CHAPTER TWO:

2.1     Literature Review…………………………………….………….…11

2.2     Types of Aggression………………………………………….…….16

2.3     Prevalence of Aggression in school………….………………….…21

2.4     Characteristics of Aggression and violence …………………….…24

2.5     Psychological effects of Aggression ………………………………..28

2.6     Intervention strategies………..………………………………….…31

2.7     Causes of school aggression……………………………………….35

2.8     Theoretical frame work ……………………………………………37

 

CHAPTER THREE:

RESEARCH METHOD

3.1     Research Method ……………………………………………………39

3.2     Research design……………………………………….…………….39

3.3     The study population………………………………………………..39

3.4     Sample size and sampling technique………………………………40

3.5     Data collection instrument…………………………………………41

3.6     Method of data analysis…………………………………….………41

 

 

 

CHAPTER FOUR:

Data Presentation and Analysis.

 

4.1     Socio demographic characteristics of respondent…………..….……43

4.1.1  Sex distribution of respondents……..……….…………….………43

4.1.2  Age distribution of respondents………..………………………….43

4.1.3  Distribution of respondents by religion………………………..…44

4.1.4  Staff level of respondent………………………………..………….45

4.1.5  Respondents level of education……..………………………………45

4.1.6  Analysis of sex differences in bullying

behavior of the students……………………………………………..48

4.1.7 Analysis of level of involvement of the students

in bullying behavior …………………………………………….….50

4.1.8  Analysis of the bullying behavior of the students

in junior and senior secondary school classes …………..………..52

4.2     List of research findings …………………………….,…….………..53

4.3     Discussion of findings ………………………………………………54

 

CHAPTER FIVE:

SUMMARY, CONCLUSION AND RECOMMENDATION

 

5.1     Summary …………………………..…………………..……………56

5.2     Conclusion……………………………………………………….…57

5.3     Recommendations…………………………………………………..57

 

REFERENCE

APPENDIX

 

 

 

CHAPTER ONE

INTRODUCTION:

1.1     BACKGROUND OF THE STUDY:

          Aggression among students of secondary school occur world wide, among all problems of secondary school, none is as debilitating as aggression because of its effect on the bully and the victim as well. Aggression is a pattern of  behaviour in which one individual is chosen at the target of repeated aggression of one or others; the target person (the victim) generally has less power than those who engage in aggression (bullies). Baron and Bryne, (2005). Social psychologist in their definition says that aggression is a psychological violence; a sustain aggression that strips a person of control and dignity Paszkiewicz (2010). Based o n this definition, the researcher will accentuate that aggression is using power to hurt or humiliate other person. Aggression is rampart in our secondary school and it has a lot of effects on the students. It’s difficult to discover a secondary school today was aggression does not exist.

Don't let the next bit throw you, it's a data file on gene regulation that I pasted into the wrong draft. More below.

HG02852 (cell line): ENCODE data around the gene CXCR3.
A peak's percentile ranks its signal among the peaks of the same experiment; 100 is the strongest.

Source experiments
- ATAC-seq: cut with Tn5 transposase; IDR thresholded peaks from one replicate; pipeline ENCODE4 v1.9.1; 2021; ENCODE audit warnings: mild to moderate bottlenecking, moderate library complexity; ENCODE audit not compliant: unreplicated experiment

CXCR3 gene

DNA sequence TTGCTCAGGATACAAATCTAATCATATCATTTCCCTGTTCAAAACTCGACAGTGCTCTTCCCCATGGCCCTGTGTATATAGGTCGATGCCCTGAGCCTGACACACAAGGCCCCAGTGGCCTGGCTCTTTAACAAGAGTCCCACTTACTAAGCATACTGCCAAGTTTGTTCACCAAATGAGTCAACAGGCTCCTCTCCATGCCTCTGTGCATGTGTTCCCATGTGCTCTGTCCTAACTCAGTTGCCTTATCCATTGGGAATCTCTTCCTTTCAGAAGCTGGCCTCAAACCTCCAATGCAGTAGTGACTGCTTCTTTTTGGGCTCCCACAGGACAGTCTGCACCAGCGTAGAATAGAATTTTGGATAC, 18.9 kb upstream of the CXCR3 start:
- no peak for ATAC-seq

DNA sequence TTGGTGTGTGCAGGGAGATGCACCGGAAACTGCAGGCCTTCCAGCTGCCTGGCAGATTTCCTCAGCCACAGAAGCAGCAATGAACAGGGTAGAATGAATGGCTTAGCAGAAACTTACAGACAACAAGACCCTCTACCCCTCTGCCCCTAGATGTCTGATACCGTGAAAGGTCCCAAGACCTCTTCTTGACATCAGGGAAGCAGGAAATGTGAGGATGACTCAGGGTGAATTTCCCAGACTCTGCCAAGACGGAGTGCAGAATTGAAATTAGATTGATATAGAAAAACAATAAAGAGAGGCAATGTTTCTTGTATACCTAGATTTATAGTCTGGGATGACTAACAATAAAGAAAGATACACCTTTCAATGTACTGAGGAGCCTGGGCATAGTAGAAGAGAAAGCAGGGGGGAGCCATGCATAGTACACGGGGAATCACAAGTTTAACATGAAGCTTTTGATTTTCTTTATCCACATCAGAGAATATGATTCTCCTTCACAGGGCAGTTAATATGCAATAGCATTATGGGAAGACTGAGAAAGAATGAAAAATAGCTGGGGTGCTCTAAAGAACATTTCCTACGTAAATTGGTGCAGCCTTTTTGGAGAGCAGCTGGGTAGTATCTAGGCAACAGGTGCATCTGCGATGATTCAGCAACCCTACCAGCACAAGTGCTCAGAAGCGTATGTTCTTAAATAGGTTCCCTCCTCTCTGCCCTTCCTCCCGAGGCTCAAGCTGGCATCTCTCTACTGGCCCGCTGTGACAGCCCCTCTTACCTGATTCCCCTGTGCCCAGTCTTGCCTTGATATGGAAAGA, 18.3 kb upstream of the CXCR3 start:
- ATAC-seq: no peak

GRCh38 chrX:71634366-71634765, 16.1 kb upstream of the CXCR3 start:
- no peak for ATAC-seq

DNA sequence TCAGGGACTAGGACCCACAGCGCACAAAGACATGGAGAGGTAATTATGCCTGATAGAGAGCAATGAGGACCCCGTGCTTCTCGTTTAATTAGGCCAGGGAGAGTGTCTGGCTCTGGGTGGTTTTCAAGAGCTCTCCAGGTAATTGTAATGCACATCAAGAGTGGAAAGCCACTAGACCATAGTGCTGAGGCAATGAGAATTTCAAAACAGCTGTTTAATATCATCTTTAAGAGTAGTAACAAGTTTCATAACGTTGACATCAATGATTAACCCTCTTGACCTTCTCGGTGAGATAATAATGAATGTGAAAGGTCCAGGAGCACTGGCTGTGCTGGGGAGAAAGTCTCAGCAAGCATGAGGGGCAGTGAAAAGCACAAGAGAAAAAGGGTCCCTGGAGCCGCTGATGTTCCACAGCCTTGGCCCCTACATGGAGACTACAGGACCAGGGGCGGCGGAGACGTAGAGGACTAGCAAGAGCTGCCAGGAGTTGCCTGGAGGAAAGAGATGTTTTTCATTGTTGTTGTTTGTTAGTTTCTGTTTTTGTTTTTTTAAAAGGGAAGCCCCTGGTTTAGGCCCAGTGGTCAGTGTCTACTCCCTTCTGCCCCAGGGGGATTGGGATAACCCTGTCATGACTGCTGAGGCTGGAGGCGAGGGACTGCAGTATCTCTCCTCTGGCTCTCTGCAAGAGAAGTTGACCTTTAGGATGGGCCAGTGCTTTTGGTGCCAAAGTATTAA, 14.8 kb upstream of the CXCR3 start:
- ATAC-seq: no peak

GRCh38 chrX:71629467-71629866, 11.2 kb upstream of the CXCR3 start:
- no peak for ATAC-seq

According to the journal of the American Association; out of more 15,000 public school student surveyed in the United States, nearly 30% reported occasional to frequent involvement in aggression. Whether as a bully, or target or both. In the United Kingdom, the British School Health Education unit found that a quarter of 10 – 11 years old survey were bullied either everyday of “often”, another report says that 15% of Australian children admit to have being bullied weekly, the case with Nigerian school may not be different if appropriate statistic is taken. These figures can be higher in percentage depending on how one defines the problem and view its prevalence. If we will accept nicknaming children and excluding them from games as bullying, then these figures we see would get up to 100%.

 

The characteristics of aggression have two basic parts. Firstly, researcher on aggression indicate that relatively few children are purely victims or pure bullies, rather a long number play both role, they bully some students, and are bullied in return by others (Vermande, Oart, Goudenard Rispens 2000). Secondly, aggression seems to be common all around the globe. Baron and Bryne (2005) asserted that, on this topic bullying has been truly international in scope and has been examined the occurrence of bullying in many cultures. Aggression is played out with alarming frequency now a days and bullies and their victims may be of either gender. Consequently, concerns of parents, policy makers, educators and the public have escalated in awareness that bullying has serious damaging effect for bullying victims, foods and communities.

Countries around the world with the rise in the reported incidents of violence and the links that have been established between violence and aggression. In the western world, much attention has been devoted in stemming the act of aggression but in Nigeria, this act goes on in many schools unnoticed. (Bonke, 2009). Aggression has been defined variously by researchers.